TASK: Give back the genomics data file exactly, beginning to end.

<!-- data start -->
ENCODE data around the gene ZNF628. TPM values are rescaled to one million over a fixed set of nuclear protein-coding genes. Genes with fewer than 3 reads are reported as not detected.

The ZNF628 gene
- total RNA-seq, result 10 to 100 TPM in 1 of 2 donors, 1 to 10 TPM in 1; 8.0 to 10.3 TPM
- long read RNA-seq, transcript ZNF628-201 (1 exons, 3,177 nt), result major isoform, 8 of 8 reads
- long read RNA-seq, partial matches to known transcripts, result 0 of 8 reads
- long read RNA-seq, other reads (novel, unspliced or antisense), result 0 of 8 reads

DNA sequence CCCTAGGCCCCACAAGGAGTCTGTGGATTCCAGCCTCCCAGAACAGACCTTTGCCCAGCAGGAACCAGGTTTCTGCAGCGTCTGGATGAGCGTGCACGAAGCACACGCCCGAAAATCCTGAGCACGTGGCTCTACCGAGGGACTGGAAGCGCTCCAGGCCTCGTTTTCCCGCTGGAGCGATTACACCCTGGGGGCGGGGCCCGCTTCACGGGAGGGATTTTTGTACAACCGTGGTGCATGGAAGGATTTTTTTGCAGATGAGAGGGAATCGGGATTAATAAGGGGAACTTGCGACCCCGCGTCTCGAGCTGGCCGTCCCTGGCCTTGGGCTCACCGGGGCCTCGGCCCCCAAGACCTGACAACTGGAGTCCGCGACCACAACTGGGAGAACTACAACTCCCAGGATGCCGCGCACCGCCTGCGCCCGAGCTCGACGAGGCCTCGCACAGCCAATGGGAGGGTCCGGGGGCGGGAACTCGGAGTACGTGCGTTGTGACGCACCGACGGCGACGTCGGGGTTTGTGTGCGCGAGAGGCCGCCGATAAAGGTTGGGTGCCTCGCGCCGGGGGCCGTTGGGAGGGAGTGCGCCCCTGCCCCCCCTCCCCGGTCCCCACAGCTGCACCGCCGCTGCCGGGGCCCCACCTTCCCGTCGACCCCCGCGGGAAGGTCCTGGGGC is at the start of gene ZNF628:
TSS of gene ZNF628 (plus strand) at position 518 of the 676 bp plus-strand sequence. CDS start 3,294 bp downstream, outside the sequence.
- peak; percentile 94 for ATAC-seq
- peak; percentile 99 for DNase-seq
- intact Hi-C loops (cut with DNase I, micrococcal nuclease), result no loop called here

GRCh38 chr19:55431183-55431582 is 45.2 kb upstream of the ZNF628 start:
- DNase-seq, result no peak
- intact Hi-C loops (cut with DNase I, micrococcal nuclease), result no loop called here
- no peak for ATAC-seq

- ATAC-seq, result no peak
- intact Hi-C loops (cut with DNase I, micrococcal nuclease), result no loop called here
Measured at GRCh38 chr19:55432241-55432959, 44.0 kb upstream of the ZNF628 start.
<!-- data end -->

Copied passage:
ENCODE data around the gene ZNF628. TPM values are rescaled to one million over a fixed set of nuclear protein-coding genes. Genes with fewer than 3 reads are reported as not detected.

The ZNF628 gene
- total RNA-seq, result 10 to 100 TPM in 1 of 2 donors, 1 to 10 TPM in 1; 8.0 to 10.3 TPM
- long read RNA-seq, transcript ZNF628-201 (1 exons, 3,177 nt), result major isoform, 8 of 8 reads
- long read RNA-seq, partial matches to known transcripts, result 0 of 8 reads
- long read RNA-seq, other reads (novel, unspliced or antisense), result 0 of 8 reads

DNA sequence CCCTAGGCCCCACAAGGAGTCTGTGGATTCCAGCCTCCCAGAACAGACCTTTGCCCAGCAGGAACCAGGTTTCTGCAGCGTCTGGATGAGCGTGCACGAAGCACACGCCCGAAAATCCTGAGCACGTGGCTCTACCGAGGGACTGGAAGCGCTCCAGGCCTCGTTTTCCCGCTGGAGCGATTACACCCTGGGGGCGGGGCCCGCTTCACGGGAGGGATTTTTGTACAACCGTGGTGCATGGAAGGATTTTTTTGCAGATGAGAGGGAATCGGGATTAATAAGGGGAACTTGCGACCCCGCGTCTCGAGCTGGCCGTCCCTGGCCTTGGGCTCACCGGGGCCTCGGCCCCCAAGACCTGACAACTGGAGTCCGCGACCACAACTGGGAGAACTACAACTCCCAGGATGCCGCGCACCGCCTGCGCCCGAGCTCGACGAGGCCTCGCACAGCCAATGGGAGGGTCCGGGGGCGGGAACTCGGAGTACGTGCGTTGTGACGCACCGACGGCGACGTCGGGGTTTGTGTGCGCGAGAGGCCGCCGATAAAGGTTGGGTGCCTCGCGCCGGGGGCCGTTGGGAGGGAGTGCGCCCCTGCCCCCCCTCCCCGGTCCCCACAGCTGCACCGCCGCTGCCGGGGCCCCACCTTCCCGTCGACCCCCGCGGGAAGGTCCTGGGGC is at the start of gene ZNF628:
TSS of gene ZNF628 (plus strand) at position 518 of the 676 bp plus-strand sequence. CDS start 3,294 bp downstream, outside the sequence.
- peak; percentile 94 for ATAC-seq
- peak; percentile 99 for DNase-seq
- intact Hi-C loops (cut with DNase I, micrococcal nuclease), result no loop called here

GRCh38 chr19:55431183-55431582 is 45.2 kb upstream of the ZNF628 start:
- DNase-seq, result no peak
- intact Hi-C loops (cut with DNase I, micrococcal nuclease), result no loop called here
- no peak for ATAC-seq

- ATAC-seq, result no peak
- intact Hi-C loops (cut with DNase I, micrococcal nuclease), result no loop called here
Measured at GRCh38 chr19:55432241-55432959, 44.0 kb upstream of the ZNF628 start.